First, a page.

Documents: Gilded Age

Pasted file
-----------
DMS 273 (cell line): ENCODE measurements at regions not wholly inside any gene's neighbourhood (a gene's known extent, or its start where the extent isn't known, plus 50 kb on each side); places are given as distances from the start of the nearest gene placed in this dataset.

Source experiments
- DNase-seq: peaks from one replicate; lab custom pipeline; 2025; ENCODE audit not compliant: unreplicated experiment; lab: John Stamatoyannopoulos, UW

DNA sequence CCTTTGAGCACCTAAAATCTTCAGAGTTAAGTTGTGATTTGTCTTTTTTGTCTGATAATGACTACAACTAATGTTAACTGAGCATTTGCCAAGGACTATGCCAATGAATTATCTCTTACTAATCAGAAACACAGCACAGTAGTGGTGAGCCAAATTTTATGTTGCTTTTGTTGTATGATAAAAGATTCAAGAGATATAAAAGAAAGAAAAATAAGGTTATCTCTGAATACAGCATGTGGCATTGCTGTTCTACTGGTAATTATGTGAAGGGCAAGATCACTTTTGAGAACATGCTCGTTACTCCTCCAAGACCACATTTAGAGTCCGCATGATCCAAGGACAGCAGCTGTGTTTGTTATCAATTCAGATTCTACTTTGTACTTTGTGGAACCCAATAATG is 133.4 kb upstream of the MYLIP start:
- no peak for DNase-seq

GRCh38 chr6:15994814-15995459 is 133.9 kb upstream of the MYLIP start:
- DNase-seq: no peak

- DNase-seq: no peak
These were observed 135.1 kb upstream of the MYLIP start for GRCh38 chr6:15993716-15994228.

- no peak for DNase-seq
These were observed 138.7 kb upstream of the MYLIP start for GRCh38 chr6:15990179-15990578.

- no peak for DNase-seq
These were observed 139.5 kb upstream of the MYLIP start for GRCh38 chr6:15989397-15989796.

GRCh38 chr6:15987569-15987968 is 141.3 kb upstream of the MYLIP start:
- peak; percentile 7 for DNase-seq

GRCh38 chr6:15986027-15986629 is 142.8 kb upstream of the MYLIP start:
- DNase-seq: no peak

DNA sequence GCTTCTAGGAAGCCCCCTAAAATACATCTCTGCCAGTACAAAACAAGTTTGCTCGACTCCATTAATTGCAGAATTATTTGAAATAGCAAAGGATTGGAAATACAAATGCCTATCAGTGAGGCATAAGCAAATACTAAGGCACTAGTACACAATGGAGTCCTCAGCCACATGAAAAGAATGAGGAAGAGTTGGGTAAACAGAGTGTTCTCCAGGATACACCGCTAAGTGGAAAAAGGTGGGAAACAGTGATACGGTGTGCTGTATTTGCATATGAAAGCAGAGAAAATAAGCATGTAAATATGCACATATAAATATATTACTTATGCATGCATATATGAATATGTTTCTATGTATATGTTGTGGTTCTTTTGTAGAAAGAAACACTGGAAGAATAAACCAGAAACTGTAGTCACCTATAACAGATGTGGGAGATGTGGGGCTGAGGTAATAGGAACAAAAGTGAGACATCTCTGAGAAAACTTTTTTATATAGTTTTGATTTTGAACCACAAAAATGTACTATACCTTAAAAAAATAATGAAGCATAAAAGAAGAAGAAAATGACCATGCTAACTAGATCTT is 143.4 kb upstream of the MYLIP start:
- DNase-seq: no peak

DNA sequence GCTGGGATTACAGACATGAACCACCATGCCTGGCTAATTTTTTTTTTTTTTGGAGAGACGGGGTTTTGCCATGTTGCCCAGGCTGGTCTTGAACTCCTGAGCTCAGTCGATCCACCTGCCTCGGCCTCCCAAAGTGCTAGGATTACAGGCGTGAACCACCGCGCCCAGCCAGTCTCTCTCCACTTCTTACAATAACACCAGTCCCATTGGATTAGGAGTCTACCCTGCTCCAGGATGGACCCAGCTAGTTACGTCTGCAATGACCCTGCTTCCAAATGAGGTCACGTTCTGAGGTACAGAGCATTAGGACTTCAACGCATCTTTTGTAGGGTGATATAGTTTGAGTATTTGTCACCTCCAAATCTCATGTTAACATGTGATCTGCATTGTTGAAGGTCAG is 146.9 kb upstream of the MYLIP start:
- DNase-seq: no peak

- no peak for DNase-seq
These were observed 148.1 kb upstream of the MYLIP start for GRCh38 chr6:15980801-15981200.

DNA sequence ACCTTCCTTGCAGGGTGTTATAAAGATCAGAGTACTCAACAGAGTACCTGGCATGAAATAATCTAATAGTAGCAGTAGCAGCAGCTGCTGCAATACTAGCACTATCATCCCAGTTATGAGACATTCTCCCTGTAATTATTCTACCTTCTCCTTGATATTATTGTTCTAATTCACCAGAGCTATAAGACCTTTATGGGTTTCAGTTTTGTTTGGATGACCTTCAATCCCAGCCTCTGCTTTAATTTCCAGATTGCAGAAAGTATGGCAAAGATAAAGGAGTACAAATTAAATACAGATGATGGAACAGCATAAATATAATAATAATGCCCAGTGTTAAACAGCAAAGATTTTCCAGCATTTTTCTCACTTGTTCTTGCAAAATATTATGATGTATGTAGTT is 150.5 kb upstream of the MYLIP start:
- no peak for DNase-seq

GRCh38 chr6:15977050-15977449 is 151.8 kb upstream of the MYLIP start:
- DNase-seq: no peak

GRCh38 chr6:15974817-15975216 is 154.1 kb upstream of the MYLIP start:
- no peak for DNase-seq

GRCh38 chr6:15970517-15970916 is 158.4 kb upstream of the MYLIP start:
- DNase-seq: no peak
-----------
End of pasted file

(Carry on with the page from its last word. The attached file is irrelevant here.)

For many years in the nation’s early history, few, if any, Asians immigrated to the United States. However, beginning in the 1840s, natural disasters, economic hardship, and political unrest in China, together with developments in the western United States, namely the California Gold Rush, caused a large number of Chinese males to immigrate to the United States. By 1850, there were over 20,000 Chinese in the U. S., most living in California. Construction of the Transcontinental Railroad in the late 1850s and early 1860s brought more Chinese who were used as cheap labor. By 1870, there were a little over 63,000 Chinese in the U. S., and by 1880, a little over 105,000. Over 90 percent were on the West Coast. By the early 1870s, the Chinese made up a large number of the individuals laboring in farming, fishing, factories, and businesses such as laundries. As the U. S. economy faltered after the Civil War, the national economic depression of the 1870s, along with other factors, led to growing resentment against the Chinese on the West Coast. Some California citizens began to resent the Chinese laborers whom, they felt, were “culturally and racially inferior” and, in addition, a threat to wage levels and working conditions. Some anti-Chinese critics began speaking of what they called “the yellow peril” because they were “taking jobs from American citizens.” Anti-Chinese feeling in California was strong. In 1858, the California Legislature passed a law making it illegal for any person “of the Chinese or Mongolian races” to enter California. This law was later struck down by the California Supreme Court. As time passed, violence aimed at the Chinese broke out in several California cities. In 1878, the U. S. Congress passed a law excluding Chinese from entering the United States, but President Rutherford B. Hayes vetoed it. In 1879, California adopted a new state constitution which, among other provisions, authorized the state government to determine what persons could live in the state and banned corporations and state or local governments from hiring Chinese. Senator John F. Miller, a Republican serving his first term in the U. S. Senate introduced what eventually became the Chinese Exclusion Act of 1882. It quickly passed the Senate and then the House of Representatives and was signed into law by President Chester Alan Arthur. It provided an absolute 10-year moratorium on Chinese labor immigration and required the few non-laborers seeking entry to obtain certification from the Chinese government that they were qualified to immigrate. It also placed new requirements on those Chinese who were already in the U. S. by providing that if they left the U. S., they had to obtain certifications to re-enter. Finally, the law specifically denied state and federal courts the power to grant citizenship to Chinese resident aliens. When the law expired in 1892, Congress extended it for 10 more years in the form of the Geary Act. That extension was made permanent in 1902 with the additional restriction that each Chinese resident had to register and obtain a certificate of residence without which he or she could be deported. The law, of course, had long-term consequences for U. S. relations with China. In 1905, the Chinese government, in an unsuccessful effort to persuade the U. S. to alter its anti-Chinese immigration policy, placed a boycott on American goods. The Chinese Exclusion Act marked the end of free immigration in American history. It was the first major legislation restricting immigration. Never before had the U. S. restricted immigration by a specific ethnic group. It remained law until 1943 when Congress repealed it after the U. S. and China became allies in the World War II fight with Japan.